Mount Kenya National Park

Common Kestrel
  • Size 271,000 ha
  • Checklist Over 300 species
  • Location Central, Rift Valley
  • Altitude 1,600–5,200 m

Mount Kenya at 5,199 m high is Africa’ second highest Mountain. It is and imposing extinct volcano that dominates the landscape of the Kenyan highlands east of the Rift Valley with its northern flanks across the equator. The mountain’s sprawling slopes are cloaked in forest, bamboo, scrub and moorland, giving way on the high central peaks to rock, ice and snow. Mount Kenya is an extremely important water catchment area, supplying the Tana and Northern Ewaso Ngiro systems. The wet south-eastern slopes (with rainfall up to 2,500 mm/ year) hold luxuriant rainforest up to 2,400 m.From c.2,400 m altitude, the forest gives way to dense stands of bamboo Arundinaria alpina, with scattered trees. There is no forest on the dry northern slopes, which receive as little as 800 mm of rain/year and support only scrubby vegetation. Above about 2,850 m, the bamboo merges with open woodland of Hagenia abyssinica trees and Hypericum shrubs. This in turn grades into Erica heathland above 3,000 m, where ‘everlasting’ flowers, Helichrysum spp., are conspicuous. Above this, the Afroalpine moorlands are outstanding both scenically and floristically, with giant groundsels Senecio keniodendron and Senecio johnstonii battiscombei, giant lobelias Lobelia deckenii keniensis and L. telekii, and various tussock grasses.

Mountain Kenya National Park is located app app. 150 km from Nairobi and was opened to visitors in December 1949.

Birds of Mount Kenya National Park

Mount Kenya has a rich montane avifauna. The park has six of the eight Kenya Mountains Endemic Bird Area and 54 of the 70 Afrotropical Highlands biome species that occur in Kenya. Mountain Kenya area has records of globally and regionally threatened species, some with no recent recods. They include Abbott's Starling,Lesser Kestrel (a passage migrant on the moorland), Jackson's widowbird (at up to 3,000 m), Sharpe's Longclaw, Olive Ibis, Lammergeier, Ayres's hawk-eagle, African Crowned Eagle, African Grass Owl, Cape Eagle-Owl, Purple-throated Cuckoo-shrike, Long-tailed widowbird, Abyssinian Owl (very rare and poorly researched), Scarlet-tufted Sunbird, and Kenrick's Starling which is confined to this area in Kenya.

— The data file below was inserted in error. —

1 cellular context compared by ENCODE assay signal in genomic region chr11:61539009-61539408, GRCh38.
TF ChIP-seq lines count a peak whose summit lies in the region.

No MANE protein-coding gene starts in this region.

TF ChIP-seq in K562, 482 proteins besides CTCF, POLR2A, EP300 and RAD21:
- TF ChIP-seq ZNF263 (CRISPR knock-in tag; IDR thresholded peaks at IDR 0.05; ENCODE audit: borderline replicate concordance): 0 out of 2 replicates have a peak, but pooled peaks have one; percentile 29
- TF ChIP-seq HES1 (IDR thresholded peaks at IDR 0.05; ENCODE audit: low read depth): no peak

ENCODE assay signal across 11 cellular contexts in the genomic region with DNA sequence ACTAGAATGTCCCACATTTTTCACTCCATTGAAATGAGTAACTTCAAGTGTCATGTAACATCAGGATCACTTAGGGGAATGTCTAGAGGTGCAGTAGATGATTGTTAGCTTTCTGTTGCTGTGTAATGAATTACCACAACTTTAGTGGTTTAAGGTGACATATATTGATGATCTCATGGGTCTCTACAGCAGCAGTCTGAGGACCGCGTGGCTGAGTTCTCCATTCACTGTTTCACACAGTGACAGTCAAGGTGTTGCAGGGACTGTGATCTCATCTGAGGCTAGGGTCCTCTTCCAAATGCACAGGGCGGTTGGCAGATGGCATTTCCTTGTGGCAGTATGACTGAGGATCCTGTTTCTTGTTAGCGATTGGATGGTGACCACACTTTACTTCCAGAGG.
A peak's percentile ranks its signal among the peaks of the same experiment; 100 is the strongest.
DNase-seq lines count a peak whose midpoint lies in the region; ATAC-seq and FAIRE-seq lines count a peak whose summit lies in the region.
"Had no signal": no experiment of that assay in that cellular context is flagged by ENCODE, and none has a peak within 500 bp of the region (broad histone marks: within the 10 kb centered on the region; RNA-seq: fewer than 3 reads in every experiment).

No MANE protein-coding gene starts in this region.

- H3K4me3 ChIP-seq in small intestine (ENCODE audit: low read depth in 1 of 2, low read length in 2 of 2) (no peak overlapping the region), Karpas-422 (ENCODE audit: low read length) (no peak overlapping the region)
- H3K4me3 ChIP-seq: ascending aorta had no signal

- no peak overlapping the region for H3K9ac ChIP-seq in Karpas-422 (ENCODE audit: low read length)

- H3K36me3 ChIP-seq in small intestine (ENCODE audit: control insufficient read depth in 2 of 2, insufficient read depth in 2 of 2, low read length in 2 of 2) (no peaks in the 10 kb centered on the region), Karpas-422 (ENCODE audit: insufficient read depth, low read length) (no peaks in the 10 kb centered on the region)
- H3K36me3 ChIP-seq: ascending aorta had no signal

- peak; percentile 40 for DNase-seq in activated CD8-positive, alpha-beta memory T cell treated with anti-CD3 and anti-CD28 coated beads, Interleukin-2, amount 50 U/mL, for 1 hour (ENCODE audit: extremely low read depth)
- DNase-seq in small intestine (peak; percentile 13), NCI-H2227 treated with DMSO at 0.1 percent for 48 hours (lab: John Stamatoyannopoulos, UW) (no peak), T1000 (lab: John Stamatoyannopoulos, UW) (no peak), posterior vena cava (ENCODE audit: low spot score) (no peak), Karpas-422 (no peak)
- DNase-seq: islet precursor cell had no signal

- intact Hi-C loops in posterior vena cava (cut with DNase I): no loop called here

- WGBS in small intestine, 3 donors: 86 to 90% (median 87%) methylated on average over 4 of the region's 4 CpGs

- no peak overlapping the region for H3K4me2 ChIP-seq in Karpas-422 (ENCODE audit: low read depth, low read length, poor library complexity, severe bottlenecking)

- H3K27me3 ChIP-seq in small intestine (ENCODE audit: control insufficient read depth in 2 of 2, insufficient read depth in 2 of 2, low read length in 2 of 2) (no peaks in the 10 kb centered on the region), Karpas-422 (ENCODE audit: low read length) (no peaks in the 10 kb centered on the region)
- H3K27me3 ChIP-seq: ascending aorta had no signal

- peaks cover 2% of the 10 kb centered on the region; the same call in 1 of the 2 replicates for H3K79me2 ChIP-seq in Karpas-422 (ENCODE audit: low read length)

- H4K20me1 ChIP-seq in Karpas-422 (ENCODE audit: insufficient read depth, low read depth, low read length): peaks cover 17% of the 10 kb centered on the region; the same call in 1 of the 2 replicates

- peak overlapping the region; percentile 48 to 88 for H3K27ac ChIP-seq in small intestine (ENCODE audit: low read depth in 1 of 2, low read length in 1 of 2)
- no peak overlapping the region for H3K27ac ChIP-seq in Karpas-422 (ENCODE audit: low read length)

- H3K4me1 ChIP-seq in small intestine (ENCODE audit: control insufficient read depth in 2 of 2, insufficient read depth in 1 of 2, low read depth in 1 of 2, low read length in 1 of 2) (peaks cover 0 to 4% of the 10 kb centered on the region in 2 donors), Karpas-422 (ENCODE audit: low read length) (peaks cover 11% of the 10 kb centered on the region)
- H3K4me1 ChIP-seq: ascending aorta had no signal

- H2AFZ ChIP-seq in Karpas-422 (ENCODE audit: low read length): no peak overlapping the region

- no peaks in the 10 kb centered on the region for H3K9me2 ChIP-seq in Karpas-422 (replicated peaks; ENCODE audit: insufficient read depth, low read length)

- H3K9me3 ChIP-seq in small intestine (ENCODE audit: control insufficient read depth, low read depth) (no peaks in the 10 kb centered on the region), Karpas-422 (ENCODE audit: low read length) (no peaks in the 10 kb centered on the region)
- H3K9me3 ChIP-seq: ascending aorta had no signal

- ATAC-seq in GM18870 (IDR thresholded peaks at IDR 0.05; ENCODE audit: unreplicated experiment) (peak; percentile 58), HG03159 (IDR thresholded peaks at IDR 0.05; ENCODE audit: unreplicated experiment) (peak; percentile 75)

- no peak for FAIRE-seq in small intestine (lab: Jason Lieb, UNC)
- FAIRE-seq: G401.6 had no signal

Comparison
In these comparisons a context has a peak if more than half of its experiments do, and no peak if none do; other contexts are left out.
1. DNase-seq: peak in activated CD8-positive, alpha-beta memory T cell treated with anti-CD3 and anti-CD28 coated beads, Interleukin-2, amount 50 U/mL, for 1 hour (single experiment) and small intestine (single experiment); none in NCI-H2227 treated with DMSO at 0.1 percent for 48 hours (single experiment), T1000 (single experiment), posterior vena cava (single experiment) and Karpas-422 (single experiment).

Other wildlife, include Black-and-white Colobus Monkey, Sykes monkey, Bushbuck, Cape Buffalo, African Elephant, Olive Baboon, Waterbuck, Black Rhino, Leopard, Giant Forest Hog, Genet Cat, Bush Pig, Spotted Hyena and many more.

Grauer's Broadbill (Pseudocalyptomena graueri)

Kingdom: Animalia, Phylum: Chordata, Class: Aves, Family: Eurylaimidae, Genus: Pseudocalyptomena, Species: Pseudocalyptomena graueri

The Grauer's Broadbill or African Green Broadbill (Pseudocalyptomena graueri) is an actual broadbill, one of only a few African representatives of a primarily Asian family. It is bright green with a blue throat and vent and a small bill, quite unlike those of the other broadbills. It is endemic to the Albertine Rift Mountains of Uganda and Democratic Republic of Congo. Its natural habitat is subtropical or tropical moist montane forests where it forages in canopies.

It is one of the African Big Five bird species, highly sought after by ornithologists but very elusive.

The species is both globally endangered and endangered according to the IUCN Red List of Threatened Species.

TOP